By the way, the May 6th issue of Time magazine had an excellent cover story on autism (I looked for the article to link to, but their archives require a paid subscription). It includes, among other things, pictures of the brain scans of a normal child and an autistic child. The difference is staggering.
posted by Lokheed at 6:38 PM on August 17, 2002


*sigh* If you have to get into a juvinile pissing match, fish and moz, you ARE ignorant fucks. Just smile and nod at him.

Now that that's settled.

My dad has Aspberger's. My Grandpa on his side has Aspberger's. I've got Aspberger's. Totally different upbringings, circumstances, and personalities. It's decending down the male line of my family. *shrug* Enough evidence for me. Chances are, if I have a boy child, he will have aspberger's.

And yes, I am a programmer. I can hyperfocus on anything that interests me, and hours fly by.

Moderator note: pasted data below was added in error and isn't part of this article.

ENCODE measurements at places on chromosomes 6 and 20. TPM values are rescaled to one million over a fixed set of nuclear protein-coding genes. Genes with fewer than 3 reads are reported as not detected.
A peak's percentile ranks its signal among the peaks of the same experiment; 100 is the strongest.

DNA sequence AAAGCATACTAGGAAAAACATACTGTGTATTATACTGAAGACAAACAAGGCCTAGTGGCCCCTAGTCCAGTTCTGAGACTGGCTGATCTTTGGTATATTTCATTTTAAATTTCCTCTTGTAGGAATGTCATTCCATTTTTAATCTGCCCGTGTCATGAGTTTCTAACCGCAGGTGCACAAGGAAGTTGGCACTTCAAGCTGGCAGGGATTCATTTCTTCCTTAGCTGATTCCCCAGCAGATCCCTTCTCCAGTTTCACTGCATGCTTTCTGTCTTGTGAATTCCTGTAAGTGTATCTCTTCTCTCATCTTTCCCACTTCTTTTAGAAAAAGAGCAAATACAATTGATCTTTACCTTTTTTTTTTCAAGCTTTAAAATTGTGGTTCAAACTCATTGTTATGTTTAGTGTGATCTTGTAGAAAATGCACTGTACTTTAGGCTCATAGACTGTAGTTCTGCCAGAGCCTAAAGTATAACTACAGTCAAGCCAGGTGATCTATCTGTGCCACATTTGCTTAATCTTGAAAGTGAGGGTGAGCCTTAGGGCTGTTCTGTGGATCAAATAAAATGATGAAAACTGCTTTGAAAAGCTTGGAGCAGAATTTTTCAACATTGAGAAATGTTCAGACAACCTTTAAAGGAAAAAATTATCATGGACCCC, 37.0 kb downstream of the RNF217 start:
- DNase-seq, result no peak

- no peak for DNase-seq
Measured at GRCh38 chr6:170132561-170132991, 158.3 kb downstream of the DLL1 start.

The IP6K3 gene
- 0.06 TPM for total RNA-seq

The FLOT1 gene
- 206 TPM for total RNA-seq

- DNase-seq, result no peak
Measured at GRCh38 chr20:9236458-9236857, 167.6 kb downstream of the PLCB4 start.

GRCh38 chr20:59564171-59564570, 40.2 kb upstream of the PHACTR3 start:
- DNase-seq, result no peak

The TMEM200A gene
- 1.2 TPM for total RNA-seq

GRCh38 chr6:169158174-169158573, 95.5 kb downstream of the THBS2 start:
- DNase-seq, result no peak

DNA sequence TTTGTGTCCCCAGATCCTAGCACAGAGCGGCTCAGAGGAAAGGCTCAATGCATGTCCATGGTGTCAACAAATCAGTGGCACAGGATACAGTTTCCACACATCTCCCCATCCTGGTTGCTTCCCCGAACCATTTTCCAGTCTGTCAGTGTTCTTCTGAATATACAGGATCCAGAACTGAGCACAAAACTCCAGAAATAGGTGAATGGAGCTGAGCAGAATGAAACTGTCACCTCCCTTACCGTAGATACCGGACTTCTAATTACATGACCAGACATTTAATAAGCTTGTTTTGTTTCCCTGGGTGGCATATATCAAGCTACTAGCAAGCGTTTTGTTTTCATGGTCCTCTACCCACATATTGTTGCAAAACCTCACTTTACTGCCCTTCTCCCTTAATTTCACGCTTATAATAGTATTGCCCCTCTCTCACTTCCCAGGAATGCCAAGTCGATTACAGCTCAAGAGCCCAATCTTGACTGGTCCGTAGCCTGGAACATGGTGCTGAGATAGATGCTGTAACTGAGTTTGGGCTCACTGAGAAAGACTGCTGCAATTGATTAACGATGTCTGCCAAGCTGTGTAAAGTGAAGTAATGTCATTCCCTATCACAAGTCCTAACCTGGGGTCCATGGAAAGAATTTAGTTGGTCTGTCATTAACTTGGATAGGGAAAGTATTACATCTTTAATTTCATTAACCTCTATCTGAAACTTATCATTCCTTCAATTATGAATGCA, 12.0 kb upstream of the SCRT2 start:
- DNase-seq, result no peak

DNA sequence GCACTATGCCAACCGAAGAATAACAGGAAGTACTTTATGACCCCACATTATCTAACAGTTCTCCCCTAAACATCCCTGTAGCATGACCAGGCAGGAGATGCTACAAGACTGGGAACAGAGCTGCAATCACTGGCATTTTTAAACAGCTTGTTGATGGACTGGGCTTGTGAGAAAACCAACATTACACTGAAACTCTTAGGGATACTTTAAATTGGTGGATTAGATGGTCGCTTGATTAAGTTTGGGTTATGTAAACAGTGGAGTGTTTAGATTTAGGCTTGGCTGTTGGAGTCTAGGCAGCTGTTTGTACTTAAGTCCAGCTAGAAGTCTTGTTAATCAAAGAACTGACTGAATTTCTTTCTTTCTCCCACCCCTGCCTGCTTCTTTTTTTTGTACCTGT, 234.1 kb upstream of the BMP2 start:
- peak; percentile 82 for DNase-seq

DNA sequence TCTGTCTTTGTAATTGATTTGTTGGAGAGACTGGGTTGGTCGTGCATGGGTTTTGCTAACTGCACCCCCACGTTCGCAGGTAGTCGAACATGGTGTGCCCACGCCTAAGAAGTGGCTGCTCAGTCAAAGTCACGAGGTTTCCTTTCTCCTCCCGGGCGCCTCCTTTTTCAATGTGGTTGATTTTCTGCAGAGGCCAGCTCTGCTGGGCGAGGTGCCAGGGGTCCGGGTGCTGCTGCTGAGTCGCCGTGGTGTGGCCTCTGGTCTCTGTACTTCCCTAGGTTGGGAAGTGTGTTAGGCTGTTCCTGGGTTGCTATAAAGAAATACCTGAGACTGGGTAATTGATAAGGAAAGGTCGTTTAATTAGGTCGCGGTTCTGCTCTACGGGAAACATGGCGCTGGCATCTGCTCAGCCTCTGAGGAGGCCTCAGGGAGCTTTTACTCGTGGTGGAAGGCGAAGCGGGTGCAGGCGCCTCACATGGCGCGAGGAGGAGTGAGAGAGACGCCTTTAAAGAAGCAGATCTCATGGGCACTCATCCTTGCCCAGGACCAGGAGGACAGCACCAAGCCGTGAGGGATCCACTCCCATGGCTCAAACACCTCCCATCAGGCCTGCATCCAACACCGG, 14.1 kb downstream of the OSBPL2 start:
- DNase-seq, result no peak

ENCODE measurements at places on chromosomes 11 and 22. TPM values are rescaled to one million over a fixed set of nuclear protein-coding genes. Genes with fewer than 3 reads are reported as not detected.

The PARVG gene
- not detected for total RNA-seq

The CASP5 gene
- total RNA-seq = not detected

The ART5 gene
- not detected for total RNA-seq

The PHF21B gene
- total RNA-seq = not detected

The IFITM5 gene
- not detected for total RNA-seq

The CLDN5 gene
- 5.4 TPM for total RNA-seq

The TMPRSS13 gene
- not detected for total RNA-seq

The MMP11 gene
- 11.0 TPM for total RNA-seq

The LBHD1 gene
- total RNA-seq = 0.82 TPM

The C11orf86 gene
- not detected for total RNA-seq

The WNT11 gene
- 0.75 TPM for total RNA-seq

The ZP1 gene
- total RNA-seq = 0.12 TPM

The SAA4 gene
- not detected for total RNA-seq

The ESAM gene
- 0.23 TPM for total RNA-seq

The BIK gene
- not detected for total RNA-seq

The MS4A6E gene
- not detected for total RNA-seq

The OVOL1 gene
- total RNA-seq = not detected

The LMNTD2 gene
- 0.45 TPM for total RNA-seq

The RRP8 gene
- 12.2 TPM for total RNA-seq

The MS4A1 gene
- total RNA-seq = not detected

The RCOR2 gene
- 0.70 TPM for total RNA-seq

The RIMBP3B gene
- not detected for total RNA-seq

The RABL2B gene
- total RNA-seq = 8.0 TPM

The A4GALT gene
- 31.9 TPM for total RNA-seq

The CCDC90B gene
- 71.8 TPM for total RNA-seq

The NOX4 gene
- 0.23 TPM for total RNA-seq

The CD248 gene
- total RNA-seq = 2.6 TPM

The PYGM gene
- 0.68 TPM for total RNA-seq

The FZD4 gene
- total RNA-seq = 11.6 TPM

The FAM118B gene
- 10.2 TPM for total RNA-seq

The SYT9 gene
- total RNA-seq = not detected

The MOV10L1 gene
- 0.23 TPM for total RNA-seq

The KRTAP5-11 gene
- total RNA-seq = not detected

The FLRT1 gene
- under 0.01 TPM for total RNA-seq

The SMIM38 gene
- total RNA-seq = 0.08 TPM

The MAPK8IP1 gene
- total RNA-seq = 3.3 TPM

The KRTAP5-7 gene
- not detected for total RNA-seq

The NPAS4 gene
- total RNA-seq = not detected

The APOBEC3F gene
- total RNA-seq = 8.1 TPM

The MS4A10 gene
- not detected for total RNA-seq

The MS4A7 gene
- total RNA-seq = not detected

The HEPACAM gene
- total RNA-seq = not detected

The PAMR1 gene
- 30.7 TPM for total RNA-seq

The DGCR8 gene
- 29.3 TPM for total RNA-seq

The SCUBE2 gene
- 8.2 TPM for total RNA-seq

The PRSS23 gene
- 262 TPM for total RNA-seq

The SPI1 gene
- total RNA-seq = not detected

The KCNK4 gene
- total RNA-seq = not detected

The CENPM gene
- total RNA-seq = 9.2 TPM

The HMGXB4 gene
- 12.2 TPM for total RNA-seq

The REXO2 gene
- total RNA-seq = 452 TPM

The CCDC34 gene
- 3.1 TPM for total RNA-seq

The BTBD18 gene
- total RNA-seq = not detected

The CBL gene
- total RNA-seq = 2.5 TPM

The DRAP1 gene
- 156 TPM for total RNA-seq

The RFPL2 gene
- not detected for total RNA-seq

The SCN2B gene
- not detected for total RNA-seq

posted by SpecialK at 6:40 PM on August 17, 2002


I probably do too.

And Lokheed; we're sympathetic that you've had a hard time for 8 years... but your reactions here suggest strongly that you've forgotten the number one rule:

Put the oxygen mask on *yourself*, first.

You really need to relax. You're acting as if these people who hold opinions you disagree with -- or worse, ask questions that make you think they're morons and assholes, when in fact they're merely uneducated in the specific field -- are attacking you personally.

They're really not.

And, BTW: it wasn't a silly joke. Not when the Beeb said it. Not when Wired said it. And not when I said it.

It's a really common connection.
posted by baylink at 7:31 PM on August 17, 2002


I have ADHD which is pretty much the polar opposite of Aspberger's although we have echophenomena in common if I recall. You can hyperfocus, I am easily distracted by shiny objects.

I am a salesman, who sells, among other things, software. This means something, although I'm not sure what.
posted by jonmc at 7:34 PM on August 17, 2002


this was the most interesting paragraph in the article to me:

"David Potter, from the National Autistic Society, said the research was 'interesting', but did not explain other clusters found in predominantly blue-collar areas."

my questions are this: why are aspergers being found in studies with technical people only? they aren't the only ones to have highly developed analytical skills. have there been studies of the children of doctors, or of lawyers?